It seems to me that this is a form of gaslighting working. Of course your fears are rational and of course they are more at the forefront now. What you say is absolutely correct. It is a rational response to a situation that you don't have that much control over.
I just feel strongly that women's suffering is pathologised and made into an inherent flaw in character by many with no justification. Have you read the article on the gaslighting thread recently. It is really good at explaining how women have been defined as 'crazy' throughout the ages and why it isn't true.
I'm sorry you're going through this - my experience is not even on the same scale (have no depression etc) but if I worried about ANYTHING when my baby was newborn, I was told it was typical first-time mum paranoia, my fears were unfounded, my hormones were making me irrational.
It couldn't possibly have been that my baby was jaundiced, sleepy and reluctant to feed.
I say feel free to make it crystal clear to the next person exactly what you've said here, if they don't want the lecture they shouldn't have called you names!
I had perinatal OCD/AND/PND during my last pregnancy. I am now pregnant again and choosing to come off SSRIs. Having been told I have a high risk of relapse, I am trying to put together a plan to avoid a recurrence. Specifically, I am trying to sort out increased CBT as this is what worked best for me and is what's mandated for perinatal OCD and moderate depression.
If one more person refer to me as - a worrier - a planner - needing to feel in control - cautious - hyperresponsible - perfectionist
I may scream. I am not now, nor have I ever been any of those things. I suffer anxiety in pregnancy because physically my defences are lowered an things I have learned to cope well with at other points in my life seem more overwhelming. My deep and abiding fear is the reality that pregnancy outcome and birth and my children's future social, emotional and learning development are beyond anyone's control, not just mine. There is a family history of severe mental health difficulties and addiction etc. I know that life doesn't always go to plan and that even when people are truly good they can lose their way and end up very far off any path that they have chosen. I'm not irrational about it. I know the odds are good my pregnancy/labour/birth will be fine and my children will develop well. I just know it is not a given and in pregnancy I suffer this, it haunts me. Just as it haunted many women before me. It's a profoundly logical position, not an irrational, deluded or misguided one. I just feel the suffering of the world differently when I am pregnant and I benefit from some extra support to talk this through with someone who is empathetic and non- judgemental. In another time, my fears would have been shared by my whole Irish community and I would never have felt alone in this, or seen as clinical for hoping and fearing at the same time.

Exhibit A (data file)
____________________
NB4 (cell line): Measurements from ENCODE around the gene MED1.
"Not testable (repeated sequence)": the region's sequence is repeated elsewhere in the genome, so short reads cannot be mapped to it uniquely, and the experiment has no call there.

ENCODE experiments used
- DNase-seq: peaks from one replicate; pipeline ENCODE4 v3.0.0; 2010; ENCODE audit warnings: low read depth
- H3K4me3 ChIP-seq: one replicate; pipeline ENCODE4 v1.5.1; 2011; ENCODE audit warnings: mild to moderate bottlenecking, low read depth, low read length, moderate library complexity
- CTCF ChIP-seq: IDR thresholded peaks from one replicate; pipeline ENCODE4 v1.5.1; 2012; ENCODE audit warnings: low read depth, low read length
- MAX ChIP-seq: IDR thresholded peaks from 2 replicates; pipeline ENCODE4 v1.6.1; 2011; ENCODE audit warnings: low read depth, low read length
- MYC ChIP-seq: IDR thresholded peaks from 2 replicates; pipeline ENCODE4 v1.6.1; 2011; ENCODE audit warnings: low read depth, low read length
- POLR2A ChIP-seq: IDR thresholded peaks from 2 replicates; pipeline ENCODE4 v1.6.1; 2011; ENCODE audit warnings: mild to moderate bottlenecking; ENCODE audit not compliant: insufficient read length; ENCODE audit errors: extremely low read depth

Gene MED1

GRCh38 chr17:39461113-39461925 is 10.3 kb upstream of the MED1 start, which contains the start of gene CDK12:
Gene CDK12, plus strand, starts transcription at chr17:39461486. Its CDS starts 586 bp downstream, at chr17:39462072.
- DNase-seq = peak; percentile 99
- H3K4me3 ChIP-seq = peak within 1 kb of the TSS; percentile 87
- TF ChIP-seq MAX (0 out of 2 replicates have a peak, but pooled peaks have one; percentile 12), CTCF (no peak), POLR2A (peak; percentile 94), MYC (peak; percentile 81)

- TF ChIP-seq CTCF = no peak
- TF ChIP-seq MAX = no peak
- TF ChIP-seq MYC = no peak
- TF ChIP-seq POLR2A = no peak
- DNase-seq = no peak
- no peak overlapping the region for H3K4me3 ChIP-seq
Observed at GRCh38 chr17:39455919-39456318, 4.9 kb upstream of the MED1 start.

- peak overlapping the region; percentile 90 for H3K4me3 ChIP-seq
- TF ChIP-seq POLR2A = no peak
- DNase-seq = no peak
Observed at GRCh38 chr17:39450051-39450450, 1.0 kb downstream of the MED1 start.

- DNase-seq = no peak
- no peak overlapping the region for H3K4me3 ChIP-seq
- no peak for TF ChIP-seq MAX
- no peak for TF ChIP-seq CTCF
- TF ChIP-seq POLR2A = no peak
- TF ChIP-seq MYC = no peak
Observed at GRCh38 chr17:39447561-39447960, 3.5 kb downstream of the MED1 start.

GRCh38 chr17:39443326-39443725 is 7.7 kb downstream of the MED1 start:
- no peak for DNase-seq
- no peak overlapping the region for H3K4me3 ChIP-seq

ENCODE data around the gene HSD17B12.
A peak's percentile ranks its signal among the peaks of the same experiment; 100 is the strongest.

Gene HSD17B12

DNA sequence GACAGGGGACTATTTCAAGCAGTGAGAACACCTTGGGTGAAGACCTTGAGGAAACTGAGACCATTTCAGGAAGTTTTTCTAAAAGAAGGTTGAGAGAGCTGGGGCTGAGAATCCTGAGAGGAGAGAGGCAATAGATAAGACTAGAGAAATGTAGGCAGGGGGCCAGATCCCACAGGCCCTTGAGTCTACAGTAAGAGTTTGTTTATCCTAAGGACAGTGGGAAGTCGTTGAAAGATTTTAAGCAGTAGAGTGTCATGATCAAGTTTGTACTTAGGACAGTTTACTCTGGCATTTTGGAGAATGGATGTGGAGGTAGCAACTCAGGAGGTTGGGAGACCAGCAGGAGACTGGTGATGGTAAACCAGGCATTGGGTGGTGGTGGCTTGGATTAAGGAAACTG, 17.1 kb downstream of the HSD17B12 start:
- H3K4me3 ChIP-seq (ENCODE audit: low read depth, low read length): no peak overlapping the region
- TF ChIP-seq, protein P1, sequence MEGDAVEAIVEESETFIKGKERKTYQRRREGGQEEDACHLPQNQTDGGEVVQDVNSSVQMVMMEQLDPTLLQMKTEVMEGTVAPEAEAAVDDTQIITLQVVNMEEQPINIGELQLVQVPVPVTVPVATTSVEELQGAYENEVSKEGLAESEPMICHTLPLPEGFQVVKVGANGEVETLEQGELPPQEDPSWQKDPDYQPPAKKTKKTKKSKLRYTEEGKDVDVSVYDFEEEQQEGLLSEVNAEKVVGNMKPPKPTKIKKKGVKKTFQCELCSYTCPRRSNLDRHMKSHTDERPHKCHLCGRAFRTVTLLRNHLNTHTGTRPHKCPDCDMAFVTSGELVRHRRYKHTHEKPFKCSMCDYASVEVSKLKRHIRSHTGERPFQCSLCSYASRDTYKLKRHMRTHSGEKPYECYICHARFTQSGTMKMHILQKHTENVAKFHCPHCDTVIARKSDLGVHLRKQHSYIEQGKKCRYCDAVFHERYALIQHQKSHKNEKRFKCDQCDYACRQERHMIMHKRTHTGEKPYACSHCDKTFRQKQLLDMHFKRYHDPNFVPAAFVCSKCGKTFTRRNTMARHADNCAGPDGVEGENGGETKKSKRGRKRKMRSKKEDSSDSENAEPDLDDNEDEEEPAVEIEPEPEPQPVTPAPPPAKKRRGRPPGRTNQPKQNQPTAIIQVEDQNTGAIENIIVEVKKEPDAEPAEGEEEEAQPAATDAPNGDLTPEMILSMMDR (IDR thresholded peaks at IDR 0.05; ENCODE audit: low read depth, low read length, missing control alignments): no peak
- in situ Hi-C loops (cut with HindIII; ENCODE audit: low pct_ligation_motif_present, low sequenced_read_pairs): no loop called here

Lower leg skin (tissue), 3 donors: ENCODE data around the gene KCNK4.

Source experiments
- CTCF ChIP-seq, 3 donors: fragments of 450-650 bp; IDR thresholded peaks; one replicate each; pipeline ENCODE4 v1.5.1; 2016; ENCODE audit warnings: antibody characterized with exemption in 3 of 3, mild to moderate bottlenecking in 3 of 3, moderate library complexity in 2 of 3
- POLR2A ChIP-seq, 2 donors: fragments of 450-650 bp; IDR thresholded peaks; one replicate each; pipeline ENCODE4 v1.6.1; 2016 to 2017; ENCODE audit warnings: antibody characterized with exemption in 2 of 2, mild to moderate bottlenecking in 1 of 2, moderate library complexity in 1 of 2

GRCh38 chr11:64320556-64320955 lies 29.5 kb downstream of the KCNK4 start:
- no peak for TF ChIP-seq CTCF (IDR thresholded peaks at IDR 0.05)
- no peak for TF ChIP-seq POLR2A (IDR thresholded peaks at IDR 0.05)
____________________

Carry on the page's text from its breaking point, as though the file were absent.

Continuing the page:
I suspect my fears are universal but for whatever reason - perhaps hormones, genetics or having grown up in an alcoholic home with a mother with emotional distress of her own - it's just a little more pressing for me in terms of how it impacts on my daily functioning.
However, I am not 'a' anything. I am sick to the back teeth of casual assumptions that mean this illness means my expectations of motherhood were too high or I hate unpredictability or loss of control more than the next person. I'm not organised or a 'control freak', nor am I a planner or perfectionist. I'm just human and I've been ILL. For a while I rejected this because I was so sick of all these labels attached to it.
Why are women with depression seen as controlling, perfectionists, hyper responsible etc? Can't we just have depression?
And why is medication the only solution presented if it's our personality? Pretty inconveniently inconsistent narrative. The most distorted thought I learned I had through CBT was that I was all these things I was repeatedly told I was again and again when the evidence was clear I'd never been any of these outside of this very short finite period of illness. It's a bit fucked up that what made me better was learning not to take what I was being told about my diagnosis and what it said about me seriously.
I could go on, there is so much more to this story than I can include here. I just feel strongly that women's suffering is pathologised and made into an inherent flaw in character by many with no justification.